California Court’s Decision on Proposition 8 May Be Disappointing, But 18,000 Legally Married Same-Sex Couples “Ain’t Nothin’ To Sneeze At”

same-sex coupleThe California Supreme Court sent out a mixed message today when it upheld last November’s Proposition 8, which banned same-sex marriages, but, on the other hand, did not make make the proposition retroactive, which means that the 18,000 same-sex marriages that took place previous to the election are still legal.

While those opposed to gay marriage may be celebrating today, they must realize that the sand in the top of their hourglass continues to drain into the bottom: eighteen thousand gay marriages remain intact despite the millions they spent. The court’s ruling only says that the proposition made a legal change in California’s Constitution; the court did not say gay marriage was wrong; in fact, just the opposite is the case in allowing the 18,000 marriages to stand.

The effect of allowing the 18,000 marriages to remain legal will be much more enduring than the upholding of Proposition 8.

Except for under the G. W. Bush administration (with various interferences to privacy and to the writ of habeas corpus), it’s hard to think of civil liberties, once granted, that have been retracted. How willing would African-Americans be to go back into slavery? Would women say, “Oh, we’re just so happy with the way men run the government that we’ll just stay at home on election day”? Can you imagine Jon and Kate or any other inter-racial couples thinking how “unnatural” it would be to get married and have kids? When it comes to civil liberties, it’s very hard to get the toothpaste back in the tube once it’s been squeezed out.

And gay people are not going back either.

Because of these 18,000 marriages, gay marriage will become legal for other couples, one way or the other. It may be through the court itself or through the ballot box. It may come about through more people realizing that equality counts for all, not for just some. It may come about when a financially-strapped state understands the boon of same-sex marriages.

Whatever way–things will change. Look at the difference between now and barely a year ago. Until May 15th of last year when the California Supreme Court ruled in favor of same-sex marriage, only the state of Massachusetts allowed it. In spite of Proposition 8, 18,000 couples were legally married in California, and . . . same-sex marriage became law in Connecticut (since October 10, 2008), Iowa (since April 27, 2009), Vermont (starting September 1, 2009) and Maine (starting September 14, 2009). And it appears some of the “New” states–New York, New Jersey, and New Hampshire will approve gay marriage soon.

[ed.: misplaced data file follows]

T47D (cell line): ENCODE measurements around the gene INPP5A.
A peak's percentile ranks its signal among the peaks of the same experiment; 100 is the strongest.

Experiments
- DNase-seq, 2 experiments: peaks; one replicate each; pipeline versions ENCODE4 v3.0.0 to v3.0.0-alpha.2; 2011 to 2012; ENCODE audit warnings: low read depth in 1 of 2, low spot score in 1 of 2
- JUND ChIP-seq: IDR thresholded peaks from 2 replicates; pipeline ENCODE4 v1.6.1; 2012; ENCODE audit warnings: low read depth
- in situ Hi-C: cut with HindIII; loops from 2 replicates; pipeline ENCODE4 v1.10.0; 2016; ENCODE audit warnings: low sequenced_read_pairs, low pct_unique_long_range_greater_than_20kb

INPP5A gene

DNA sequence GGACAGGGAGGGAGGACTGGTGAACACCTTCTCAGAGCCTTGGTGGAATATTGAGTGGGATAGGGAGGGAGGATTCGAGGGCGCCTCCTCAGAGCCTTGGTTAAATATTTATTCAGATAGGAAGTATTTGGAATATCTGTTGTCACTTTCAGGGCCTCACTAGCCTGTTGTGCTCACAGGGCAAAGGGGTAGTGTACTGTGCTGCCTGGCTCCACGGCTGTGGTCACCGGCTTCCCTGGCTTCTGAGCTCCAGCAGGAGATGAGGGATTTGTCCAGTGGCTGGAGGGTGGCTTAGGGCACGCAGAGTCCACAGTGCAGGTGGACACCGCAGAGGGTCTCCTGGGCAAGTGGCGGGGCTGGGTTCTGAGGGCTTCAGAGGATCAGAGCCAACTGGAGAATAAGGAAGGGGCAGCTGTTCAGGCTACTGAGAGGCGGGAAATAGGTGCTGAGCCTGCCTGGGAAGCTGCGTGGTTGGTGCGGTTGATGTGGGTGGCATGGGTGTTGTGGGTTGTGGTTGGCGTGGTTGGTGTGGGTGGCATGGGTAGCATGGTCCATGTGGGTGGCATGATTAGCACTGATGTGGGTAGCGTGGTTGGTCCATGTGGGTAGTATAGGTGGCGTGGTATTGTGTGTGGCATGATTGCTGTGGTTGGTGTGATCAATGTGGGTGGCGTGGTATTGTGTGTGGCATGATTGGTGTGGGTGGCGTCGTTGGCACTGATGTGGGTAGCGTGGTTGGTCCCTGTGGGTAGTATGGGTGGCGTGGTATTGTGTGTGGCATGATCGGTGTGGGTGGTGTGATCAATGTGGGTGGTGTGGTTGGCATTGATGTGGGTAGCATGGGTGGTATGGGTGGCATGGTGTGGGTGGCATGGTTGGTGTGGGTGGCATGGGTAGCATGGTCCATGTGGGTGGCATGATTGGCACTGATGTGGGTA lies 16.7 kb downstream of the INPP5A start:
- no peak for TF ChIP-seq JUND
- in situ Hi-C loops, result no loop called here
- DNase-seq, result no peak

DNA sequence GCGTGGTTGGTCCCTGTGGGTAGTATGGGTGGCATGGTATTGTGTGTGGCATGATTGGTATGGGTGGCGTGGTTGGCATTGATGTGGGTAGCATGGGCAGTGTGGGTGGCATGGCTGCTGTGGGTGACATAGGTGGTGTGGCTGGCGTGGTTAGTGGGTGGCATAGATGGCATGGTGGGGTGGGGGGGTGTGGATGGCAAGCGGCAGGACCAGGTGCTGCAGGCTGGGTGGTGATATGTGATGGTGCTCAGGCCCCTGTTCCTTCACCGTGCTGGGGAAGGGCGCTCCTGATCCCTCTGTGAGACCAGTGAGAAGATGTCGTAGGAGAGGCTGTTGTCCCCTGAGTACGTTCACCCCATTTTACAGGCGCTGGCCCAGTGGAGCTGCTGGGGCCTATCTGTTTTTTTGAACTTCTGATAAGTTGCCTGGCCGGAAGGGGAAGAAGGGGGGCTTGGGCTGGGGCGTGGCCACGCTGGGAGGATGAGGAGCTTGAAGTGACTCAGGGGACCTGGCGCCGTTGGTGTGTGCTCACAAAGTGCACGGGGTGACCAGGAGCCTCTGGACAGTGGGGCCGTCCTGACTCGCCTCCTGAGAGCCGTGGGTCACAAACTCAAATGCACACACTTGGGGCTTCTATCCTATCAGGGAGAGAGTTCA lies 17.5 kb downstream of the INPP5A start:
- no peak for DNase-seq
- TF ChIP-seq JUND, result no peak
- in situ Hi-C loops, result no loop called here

So for all the NOMers and other nay-sayers out there, imagine a “storm” of fluffy clouds, spring flowers, and the most delicious wedding cakes out there, because if you think you’ve won something today in California, most gay people see a silver lining that’s going to be found in more and more tuxes and wedding gowns all across the land.

In just looking at the Declaration of Independence, I see again that it says that one of the unalienable rights is “the pursuit of happiness”. Nothing in there that I can read says that working to make other people’s lives unhappy is an unalienable right. But, thank goodness, people like Maggie Gallagher, James Dobson, and Jerry Falwell are a dying breed. Oh, sorry, Falwell’s dead already, isn’t he?

Advertisements

“Love Not Laws” the Best Yet in Countering N.O.M.’s “Propaganda Storm”

OK, so I wasn’t going to get my blog involved in something that’s being done so well, both on television and on the Internet: countering the propaganda that the National Organization for Marriage (which is a total misnomer, because they’re really against marriage, except for their own special interest group). In fact, if you want to see a lot of great vids parodying NOM’s what some are calling a “cult classic” (And, yes, “cult” is the operative word here.), just do a quick youtube search for “NOM parody”, and you’ll see how creative gay people can be.

But anyway, this one is the best I’ve seen so far, and the people in it are actually who they are, unlike NOM’s agitprop.

This accompanies the video on the youtube page:

Love Not Laws is a coalition of people of various ages, races, and beliefs, who came together to show solidarity and support for same-sex marriage. In response to videos that are circulating the internet that use fear and falsehoods to promote an offensive agenda of ‘separate and unequal’, Love Not Laws created a video that was grounded in compassion, emotion, and heart.

If you oppose same-sex marriage, we hope that this video will cause you to examine your own biases. If you are in support of same-sex marriage, we hope that this video inspires you to act. And if you feel that you are too small, or that your efforts won’t matter, we ask you to remember that we were a group of people who, individually thought they could do nothing… but together, were able to accomplish something bigger than all of us.